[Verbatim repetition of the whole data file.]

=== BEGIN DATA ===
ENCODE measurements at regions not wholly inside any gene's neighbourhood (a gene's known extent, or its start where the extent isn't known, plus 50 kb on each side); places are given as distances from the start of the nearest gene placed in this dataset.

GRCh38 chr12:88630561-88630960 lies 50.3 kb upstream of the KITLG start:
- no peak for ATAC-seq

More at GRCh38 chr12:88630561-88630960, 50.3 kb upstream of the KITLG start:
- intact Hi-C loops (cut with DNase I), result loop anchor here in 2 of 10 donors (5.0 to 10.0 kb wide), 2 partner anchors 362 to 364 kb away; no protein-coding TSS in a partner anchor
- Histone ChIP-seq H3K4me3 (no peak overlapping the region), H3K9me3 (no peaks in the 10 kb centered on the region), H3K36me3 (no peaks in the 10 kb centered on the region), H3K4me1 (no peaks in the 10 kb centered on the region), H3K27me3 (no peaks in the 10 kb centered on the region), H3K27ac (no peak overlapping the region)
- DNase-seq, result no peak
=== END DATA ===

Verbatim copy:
ENCODE measurements at regions not wholly inside any gene's neighbourhood (a gene's known extent, or its start where the extent isn't known, plus 50 kb on each side); places are given as distances from the start of the nearest gene placed in this dataset.

GRCh38 chr12:88630561-88630960 lies 50.3 kb upstream of the KITLG start:
- no peak for ATAC-seq

More at GRCh38 chr12:88630561-88630960, 50.3 kb upstream of the KITLG start:
- intact Hi-C loops (cut with DNase I), result loop anchor here in 2 of 10 donors (5.0 to 10.0 kb wide), 2 partner anchors 362 to 364 kb away; no protein-coding TSS in a partner anchor
- Histone ChIP-seq H3K4me3 (no peak overlapping the region), H3K9me3 (no peaks in the 10 kb centered on the region), H3K36me3 (no peaks in the 10 kb centered on the region), H3K4me1 (no peaks in the 10 kb centered on the region), H3K27me3 (no peaks in the 10 kb centered on the region), H3K27ac (no peak overlapping the region)
- DNase-seq, result no peak